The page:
To the Editor:

After the Shc gene was identified, biological function studies have focused on the oncogenic potentials of Shc proteins, especially their role in the Ras-dependent mitogen-activated protein kinase activation.1,2 Jucker et al3 reported inBlood that Shc proteins are constitutively tyrosine-phosphorylated in primary acute myelogenous leukemia (AML) cells but not in primary cell cultures or normal tissues.3,4 The presence of constitutively phosphorylated Shc proteins found in the AML peripheral blood (PB) cells, but not in normal PB cells, led to the suggestion that the Ras pathway may be constitutively activated in AML.3 However, it should be noted that in these studies Shc phosphorylation was compared in PB cells of AML and PB cells of healthy donors. One potential problem with their conclusion is that AML cells are immature myeloid cells while normal PB cells are end-stage mature cells. Hence, the Shc phosphorylation difference between these two groups of cells might reflect difference in the level of cell maturation rather than a difference between leukemic and normal myeloid cells. To distinguish between Shc phosphorylation in these two groups of cells, one must compare Shc phosphorylation in AML cells and in normal bone marrow (BM) cells that are at a comparable level of maturation.

We evaluated Shc protein expression and phosphorylation in normal hematopoietic progenitor cells and leukemia hematopoietic cells. Five normal individuals and 10 AML patients participated in this study. Three leukemic cell lines (HL-60, K562, and KG-1) were also studied. BM and PB specimens were collected before any treatment from the 10 patients with newly diagnosed AML. BM aspirates were obtained from the five normal donors. Standard Ficoll density centrifugation was performed to collect mononuclear cells (MNCs). MNCs from BM specimens of two patients with AML and five normal donors were subjected to CD34 separation by MACS separation columns (Miltenyi Biotec Inc, Auburn, CA). Cell pellets of PB and BM were lysed in cell lysis buffer. The cell lysates were diluted to 1 mg/mL total cell protein measured by the Bio-Rad Protein Assay. Polyclonal anti-human Shc antibody (5 μg) (Upstate Biotechnology Inc, Lake Placid, NY) was added. The immunocomplex was captured by Protein A/G Plus agarose beads. Total cell lysates or immunoprecipitates were subjected to Western blotting. Blots were probed with antiphosphotyrosine (4G10) (0.5 μg/mL) (Upstate Biotechnology Inc). Antiphosphotyrosine blots were stripped and reprobed with anti-Shc anti-serum (3 μg/mL).

Our data show that among the 10 AML patients reported here, tyrosine-phosphorylated Shc proteins were expressed constitutively in PB cells of all 10 AML patients. Phosphorylated p66Shc, p52Shc, and p46Shc was found in 8, 10, and 7 of 10 AML PB samples, respectively. Shc tyrosine phosphorylation was examined in CD34+ and CD34 cells separated from BM aspirates of two AML patients. The expression of Shc proteins was found in both subsets. However, tyrosine-phosphorylated Shc proteins were expressed only in CD34+ cells and not in the CD34 leukemia cells. Among five normal BM specimens, tyrosine-phosphorylated Shc proteins were expressed exclusively in the CD34+ cell compartment, but not in CD34cells or in the unseparated cells. Phosphorylated p66Shc, p52Shc, and p46Shc was found in 2, 5, and 5 of 5 normal CD34+ samples, respectively. With respect to tyrosine-phosphorylated Shc proteins, no significant difference was observed between CD34+ leukemia cells and CD34+normal cells (Fig 1). Phosphorylation of p66Shc, p52Shc, and p46Shc on tyrosine was detected in K562 and KG-1 cells, but not in HL-60 cells.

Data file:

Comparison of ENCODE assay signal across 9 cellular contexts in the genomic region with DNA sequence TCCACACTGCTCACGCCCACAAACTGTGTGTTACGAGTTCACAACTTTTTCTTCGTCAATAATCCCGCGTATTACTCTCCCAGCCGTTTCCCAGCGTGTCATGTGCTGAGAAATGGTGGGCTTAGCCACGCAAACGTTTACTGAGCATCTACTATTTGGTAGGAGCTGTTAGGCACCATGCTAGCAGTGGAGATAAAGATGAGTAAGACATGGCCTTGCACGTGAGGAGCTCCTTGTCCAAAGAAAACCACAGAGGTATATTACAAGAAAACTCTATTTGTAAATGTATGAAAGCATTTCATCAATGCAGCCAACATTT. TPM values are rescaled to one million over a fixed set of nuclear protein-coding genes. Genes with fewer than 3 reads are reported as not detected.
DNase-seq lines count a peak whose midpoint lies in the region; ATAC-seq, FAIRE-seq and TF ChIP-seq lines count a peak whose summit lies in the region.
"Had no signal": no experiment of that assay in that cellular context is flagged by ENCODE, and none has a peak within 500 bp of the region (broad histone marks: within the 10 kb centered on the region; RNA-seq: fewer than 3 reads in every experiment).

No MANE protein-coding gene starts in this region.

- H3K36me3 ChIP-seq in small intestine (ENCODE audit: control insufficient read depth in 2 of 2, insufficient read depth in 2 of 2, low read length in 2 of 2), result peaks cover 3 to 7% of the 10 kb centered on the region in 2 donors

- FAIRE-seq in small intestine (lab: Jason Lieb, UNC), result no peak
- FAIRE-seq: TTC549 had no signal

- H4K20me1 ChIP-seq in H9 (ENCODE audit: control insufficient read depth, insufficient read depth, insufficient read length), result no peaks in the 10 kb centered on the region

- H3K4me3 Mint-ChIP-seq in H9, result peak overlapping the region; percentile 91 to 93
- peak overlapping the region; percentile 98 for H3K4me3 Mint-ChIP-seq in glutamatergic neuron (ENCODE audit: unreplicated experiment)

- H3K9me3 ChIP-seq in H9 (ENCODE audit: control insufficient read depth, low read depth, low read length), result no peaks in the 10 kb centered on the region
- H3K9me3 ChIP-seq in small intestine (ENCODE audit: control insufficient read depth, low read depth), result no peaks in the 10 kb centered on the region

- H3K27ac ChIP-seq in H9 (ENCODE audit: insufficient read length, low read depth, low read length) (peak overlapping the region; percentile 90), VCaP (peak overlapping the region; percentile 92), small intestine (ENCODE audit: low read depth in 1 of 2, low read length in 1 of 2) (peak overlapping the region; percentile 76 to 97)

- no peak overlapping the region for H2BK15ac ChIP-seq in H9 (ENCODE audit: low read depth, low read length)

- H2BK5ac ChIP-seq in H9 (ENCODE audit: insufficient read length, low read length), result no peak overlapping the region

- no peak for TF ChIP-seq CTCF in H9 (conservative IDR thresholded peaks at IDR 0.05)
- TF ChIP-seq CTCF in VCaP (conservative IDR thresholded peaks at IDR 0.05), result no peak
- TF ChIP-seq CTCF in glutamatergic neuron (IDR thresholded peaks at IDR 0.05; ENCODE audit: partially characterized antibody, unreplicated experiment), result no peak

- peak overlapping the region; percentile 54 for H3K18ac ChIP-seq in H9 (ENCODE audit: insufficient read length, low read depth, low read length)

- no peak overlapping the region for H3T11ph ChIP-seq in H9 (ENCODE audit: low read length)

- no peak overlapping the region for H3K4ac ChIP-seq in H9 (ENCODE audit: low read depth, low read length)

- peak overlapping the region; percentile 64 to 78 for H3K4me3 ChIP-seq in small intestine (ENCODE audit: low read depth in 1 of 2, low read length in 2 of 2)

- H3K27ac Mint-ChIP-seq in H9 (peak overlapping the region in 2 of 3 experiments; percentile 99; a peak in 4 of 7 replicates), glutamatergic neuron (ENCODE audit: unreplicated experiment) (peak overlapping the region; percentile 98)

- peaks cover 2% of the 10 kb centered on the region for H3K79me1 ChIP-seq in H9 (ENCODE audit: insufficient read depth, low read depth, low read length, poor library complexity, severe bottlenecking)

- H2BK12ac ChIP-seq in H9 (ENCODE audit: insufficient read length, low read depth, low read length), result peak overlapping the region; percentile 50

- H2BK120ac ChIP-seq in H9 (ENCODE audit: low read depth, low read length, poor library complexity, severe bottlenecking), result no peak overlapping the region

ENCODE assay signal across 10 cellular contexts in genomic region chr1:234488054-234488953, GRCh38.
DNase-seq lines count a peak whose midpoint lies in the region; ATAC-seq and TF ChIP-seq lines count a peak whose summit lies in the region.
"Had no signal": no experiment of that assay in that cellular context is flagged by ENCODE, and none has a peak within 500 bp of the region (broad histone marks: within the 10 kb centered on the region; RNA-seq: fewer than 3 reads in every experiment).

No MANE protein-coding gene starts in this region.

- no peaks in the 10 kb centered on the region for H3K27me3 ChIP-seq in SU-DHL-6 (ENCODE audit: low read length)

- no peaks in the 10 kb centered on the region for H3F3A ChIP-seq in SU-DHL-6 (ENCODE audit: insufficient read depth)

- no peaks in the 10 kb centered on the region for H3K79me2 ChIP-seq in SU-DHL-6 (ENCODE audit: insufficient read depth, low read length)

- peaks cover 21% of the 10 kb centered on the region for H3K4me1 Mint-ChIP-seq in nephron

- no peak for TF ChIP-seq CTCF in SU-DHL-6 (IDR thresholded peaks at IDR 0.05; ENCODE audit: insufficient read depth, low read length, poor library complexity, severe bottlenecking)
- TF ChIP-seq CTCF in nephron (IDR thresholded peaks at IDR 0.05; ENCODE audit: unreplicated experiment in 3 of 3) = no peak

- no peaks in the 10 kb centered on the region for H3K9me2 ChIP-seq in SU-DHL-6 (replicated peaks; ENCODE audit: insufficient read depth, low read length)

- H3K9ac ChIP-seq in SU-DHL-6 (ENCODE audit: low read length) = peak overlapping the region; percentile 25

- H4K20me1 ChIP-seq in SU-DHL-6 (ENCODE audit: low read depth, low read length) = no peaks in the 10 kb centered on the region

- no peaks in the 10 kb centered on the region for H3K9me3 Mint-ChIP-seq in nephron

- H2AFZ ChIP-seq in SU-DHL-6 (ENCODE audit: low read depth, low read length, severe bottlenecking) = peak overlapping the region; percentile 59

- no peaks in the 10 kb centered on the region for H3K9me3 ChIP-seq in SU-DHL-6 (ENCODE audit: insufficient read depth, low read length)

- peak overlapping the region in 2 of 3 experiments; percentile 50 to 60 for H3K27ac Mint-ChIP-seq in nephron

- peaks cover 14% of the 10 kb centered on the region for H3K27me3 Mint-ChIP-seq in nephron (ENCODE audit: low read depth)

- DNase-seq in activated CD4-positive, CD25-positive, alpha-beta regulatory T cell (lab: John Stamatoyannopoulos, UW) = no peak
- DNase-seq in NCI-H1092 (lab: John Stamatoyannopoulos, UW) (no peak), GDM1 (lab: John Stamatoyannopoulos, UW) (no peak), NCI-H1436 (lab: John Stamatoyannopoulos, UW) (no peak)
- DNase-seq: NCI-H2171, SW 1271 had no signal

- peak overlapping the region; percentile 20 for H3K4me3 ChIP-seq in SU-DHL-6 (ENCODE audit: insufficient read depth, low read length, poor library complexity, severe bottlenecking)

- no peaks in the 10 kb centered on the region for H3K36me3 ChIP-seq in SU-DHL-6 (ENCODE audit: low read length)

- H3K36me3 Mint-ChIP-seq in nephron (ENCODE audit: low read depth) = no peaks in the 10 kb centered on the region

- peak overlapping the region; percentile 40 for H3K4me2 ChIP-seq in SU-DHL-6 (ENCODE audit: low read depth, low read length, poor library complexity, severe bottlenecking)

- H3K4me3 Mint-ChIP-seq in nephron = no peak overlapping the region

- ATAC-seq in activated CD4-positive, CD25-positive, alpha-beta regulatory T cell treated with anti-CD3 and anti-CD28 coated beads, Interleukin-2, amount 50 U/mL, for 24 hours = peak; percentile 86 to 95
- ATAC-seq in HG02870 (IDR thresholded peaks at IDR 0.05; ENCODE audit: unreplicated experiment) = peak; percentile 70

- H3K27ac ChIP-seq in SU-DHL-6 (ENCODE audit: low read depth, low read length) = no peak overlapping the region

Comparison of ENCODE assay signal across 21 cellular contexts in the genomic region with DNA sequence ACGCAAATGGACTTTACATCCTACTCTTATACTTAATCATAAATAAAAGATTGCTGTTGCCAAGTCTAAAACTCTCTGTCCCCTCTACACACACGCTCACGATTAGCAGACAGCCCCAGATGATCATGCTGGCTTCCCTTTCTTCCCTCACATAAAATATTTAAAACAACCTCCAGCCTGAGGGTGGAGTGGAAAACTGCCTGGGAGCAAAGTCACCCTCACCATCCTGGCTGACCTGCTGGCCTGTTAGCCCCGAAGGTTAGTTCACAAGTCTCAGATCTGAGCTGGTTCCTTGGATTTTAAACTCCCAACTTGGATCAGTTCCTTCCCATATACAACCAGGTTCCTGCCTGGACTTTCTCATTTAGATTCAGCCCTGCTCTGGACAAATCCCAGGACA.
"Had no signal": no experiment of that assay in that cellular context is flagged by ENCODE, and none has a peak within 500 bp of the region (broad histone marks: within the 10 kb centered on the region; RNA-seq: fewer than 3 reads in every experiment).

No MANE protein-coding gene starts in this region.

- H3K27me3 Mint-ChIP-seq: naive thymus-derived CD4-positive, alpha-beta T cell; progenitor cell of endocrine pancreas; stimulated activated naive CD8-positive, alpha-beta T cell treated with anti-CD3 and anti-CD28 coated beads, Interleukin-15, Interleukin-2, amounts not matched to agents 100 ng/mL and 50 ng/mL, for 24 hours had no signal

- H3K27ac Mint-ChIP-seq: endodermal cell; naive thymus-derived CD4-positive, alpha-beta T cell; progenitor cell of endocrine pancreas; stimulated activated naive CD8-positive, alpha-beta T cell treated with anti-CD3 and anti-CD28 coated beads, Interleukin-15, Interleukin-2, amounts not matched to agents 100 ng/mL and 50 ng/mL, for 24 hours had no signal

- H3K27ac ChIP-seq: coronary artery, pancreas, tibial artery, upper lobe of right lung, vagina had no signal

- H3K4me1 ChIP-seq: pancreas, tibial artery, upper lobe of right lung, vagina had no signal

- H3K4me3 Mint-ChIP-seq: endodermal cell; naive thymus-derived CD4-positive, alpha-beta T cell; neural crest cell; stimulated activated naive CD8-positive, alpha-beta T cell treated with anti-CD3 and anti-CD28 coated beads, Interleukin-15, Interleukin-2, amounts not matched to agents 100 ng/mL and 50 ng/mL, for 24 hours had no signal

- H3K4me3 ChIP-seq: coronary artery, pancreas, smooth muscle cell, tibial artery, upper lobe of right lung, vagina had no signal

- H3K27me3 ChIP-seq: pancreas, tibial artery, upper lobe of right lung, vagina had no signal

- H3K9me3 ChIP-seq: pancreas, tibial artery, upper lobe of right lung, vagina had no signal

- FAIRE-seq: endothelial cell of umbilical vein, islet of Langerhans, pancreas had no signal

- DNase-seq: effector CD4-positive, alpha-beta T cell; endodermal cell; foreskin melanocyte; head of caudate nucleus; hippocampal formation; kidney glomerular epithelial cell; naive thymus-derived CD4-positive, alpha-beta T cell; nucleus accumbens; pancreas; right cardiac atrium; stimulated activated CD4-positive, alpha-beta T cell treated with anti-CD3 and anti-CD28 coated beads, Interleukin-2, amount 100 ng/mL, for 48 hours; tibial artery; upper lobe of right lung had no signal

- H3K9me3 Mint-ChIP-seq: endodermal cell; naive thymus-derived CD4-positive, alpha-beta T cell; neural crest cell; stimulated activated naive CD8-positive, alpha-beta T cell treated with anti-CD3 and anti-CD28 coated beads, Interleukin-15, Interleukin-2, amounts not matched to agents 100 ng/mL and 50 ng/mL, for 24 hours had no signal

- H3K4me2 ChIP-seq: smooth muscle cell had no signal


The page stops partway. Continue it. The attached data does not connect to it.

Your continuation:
Fig. 1.

Tyrosine phosphorylation of Shc proteins in normal CD34+ progenitor cells and leukemic CD34+cells. Total cell lysates (20 μg protein) were subjected to Western blot analysis. Phosphotyrosine was identified by antiphosphotyrosine antibody (4G10). Representative blots are shown. The positions of p66Shc, p52Shc, and p46Shc are indicated on the right. Molecular-weight marker bands are indicated on the left. Lanes 1 and 4, enhanced chemiluminescence protein molecular-weight markers; lane 2, Nonstimulated A431 cell lysate; lane 3, epidermal growth factor–stimulated A431 cell lysate; lane 5, CD34+ cells from normal BM; lane 6, CD34 cells from normal BM; lane 7, CD34+cells from AML patient BM; lane 8, CD34 cells from AML patient BM.

Fig. 1.

Tyrosine phosphorylation of Shc proteins in normal CD34+ progenitor cells and leukemic CD34+cells. Total cell lysates (20 μg protein) were subjected to Western blot analysis. Phosphotyrosine was identified by antiphosphotyrosine antibody (4G10). Representative blots are shown. The positions of p66Shc, p52Shc, and p46Shc are indicated on the right. Molecular-weight marker bands are indicated on the left. Lanes 1 and 4, enhanced chemiluminescence protein molecular-weight markers; lane 2, Nonstimulated A431 cell lysate; lane 3, epidermal growth factor–stimulated A431 cell lysate; lane 5, CD34+ cells from normal BM; lane 6, CD34 cells from normal BM; lane 7, CD34+cells from AML patient BM; lane 8, CD34 cells from AML patient BM.

Our study shows that the presence of constitutively tyrosine-phosphorylated Shc proteins does not distinguish between normal progenitor cells and AML cells, suggesting that phosphorylation of Shc proteins might be associated more with cell maturity than with malignant transformation.

ACKNOWLEDGMENT

Supported by National Cancer Institute Grant No. 1-PO-1 CA75606-01.

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